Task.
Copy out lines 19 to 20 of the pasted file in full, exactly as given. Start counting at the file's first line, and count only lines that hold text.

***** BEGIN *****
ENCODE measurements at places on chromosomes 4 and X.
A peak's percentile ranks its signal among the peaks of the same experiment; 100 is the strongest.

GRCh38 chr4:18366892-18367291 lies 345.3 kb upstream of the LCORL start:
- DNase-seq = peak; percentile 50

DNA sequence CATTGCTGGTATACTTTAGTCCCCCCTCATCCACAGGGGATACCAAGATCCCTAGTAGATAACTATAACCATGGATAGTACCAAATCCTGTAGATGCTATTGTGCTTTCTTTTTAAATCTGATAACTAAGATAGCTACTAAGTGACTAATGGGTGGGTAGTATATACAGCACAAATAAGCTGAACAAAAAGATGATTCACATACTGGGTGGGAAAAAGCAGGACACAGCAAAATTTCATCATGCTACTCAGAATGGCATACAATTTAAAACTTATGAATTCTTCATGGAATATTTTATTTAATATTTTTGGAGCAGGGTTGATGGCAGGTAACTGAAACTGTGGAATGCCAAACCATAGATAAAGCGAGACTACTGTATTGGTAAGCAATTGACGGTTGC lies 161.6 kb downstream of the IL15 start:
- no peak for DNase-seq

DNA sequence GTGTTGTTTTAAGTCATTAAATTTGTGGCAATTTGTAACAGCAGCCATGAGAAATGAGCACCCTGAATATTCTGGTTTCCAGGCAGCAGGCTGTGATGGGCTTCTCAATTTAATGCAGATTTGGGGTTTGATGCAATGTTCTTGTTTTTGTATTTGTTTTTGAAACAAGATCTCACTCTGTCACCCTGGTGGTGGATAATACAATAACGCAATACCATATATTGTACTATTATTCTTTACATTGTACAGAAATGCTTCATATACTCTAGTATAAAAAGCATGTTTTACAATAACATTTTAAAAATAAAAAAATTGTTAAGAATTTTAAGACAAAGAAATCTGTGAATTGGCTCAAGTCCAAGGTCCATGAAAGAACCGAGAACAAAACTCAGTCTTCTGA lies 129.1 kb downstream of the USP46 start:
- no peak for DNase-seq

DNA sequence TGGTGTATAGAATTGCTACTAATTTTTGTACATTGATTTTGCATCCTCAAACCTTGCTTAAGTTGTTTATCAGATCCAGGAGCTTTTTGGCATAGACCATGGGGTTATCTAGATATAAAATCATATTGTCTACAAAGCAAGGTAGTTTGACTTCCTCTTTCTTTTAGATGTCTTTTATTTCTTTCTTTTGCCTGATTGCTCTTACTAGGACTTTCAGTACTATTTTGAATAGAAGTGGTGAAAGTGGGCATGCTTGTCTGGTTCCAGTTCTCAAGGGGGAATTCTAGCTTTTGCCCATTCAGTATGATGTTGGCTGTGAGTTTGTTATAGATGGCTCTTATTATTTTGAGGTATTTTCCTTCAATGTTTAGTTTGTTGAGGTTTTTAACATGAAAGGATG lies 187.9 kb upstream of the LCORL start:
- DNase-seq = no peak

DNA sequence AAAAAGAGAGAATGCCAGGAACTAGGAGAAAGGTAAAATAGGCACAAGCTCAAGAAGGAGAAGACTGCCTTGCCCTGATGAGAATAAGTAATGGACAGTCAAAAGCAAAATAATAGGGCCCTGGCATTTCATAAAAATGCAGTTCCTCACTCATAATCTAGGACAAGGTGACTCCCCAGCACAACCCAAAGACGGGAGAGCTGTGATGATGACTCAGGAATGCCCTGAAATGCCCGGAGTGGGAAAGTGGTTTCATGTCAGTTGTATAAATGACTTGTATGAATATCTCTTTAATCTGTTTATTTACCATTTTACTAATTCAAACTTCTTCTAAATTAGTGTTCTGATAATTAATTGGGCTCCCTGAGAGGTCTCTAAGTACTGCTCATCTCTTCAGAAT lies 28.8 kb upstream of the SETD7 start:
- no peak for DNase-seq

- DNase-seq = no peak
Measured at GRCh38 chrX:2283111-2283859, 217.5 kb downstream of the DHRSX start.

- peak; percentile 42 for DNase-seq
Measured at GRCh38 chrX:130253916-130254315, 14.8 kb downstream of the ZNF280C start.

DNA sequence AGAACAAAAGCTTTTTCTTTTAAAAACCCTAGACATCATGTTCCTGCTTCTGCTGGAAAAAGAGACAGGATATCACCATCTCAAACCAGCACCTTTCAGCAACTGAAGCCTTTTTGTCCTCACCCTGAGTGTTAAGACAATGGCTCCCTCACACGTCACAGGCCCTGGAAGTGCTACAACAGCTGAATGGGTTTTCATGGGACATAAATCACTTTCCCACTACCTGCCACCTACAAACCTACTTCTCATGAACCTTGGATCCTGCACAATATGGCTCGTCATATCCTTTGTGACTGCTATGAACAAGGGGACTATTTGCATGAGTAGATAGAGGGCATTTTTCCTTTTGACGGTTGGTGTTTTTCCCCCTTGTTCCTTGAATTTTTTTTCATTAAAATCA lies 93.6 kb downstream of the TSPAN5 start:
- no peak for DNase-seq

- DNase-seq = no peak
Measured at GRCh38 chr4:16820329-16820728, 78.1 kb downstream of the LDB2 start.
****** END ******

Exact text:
- DNase-seq = no peak
Measured at GRCh38 chr4:16820329-16820728, 78.1 kb downstream of the LDB2 start.